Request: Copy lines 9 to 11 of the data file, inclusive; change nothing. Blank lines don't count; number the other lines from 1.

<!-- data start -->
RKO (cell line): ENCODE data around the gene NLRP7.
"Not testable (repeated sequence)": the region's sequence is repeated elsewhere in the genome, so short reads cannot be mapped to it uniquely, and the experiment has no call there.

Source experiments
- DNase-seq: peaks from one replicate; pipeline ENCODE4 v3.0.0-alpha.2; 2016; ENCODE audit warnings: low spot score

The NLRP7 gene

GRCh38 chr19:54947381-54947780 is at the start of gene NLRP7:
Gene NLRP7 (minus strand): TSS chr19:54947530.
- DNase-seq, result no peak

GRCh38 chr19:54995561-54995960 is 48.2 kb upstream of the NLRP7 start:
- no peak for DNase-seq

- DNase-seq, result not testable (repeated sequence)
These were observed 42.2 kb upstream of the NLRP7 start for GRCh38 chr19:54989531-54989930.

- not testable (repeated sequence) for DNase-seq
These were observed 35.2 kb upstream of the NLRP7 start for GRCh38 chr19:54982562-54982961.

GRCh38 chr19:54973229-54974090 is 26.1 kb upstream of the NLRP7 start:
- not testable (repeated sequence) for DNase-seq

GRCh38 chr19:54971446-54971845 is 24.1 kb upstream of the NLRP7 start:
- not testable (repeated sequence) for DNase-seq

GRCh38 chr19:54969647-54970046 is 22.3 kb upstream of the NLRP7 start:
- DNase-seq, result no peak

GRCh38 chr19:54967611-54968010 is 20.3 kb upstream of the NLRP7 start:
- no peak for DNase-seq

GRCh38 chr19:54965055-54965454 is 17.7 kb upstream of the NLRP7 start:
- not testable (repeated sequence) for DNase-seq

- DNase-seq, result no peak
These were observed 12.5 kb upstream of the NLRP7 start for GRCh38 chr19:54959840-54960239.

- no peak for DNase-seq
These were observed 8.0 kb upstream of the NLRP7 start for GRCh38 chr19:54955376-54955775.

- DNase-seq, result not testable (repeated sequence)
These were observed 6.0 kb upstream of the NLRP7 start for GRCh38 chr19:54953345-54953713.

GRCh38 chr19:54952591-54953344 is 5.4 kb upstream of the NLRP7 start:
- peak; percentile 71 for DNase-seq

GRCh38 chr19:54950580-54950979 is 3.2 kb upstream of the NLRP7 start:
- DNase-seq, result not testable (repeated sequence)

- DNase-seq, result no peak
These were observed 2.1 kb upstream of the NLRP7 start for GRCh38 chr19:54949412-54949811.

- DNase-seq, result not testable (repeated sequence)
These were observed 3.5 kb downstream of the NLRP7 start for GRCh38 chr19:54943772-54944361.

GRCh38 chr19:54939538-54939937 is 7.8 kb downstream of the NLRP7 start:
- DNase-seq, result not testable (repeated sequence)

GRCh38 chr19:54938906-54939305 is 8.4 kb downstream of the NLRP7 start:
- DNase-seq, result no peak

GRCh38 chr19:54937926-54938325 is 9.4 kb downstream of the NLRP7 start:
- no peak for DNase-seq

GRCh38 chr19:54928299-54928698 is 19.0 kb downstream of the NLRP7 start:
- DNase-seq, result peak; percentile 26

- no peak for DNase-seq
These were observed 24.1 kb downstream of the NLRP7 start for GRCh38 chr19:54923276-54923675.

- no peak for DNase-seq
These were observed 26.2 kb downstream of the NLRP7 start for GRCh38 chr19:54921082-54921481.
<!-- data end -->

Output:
GRCh38 chr19:54995561-54995960 is 48.2 kb upstream of the NLRP7 start:
- no peak for DNase-seq

- DNase-seq, result not testable (repeated sequence)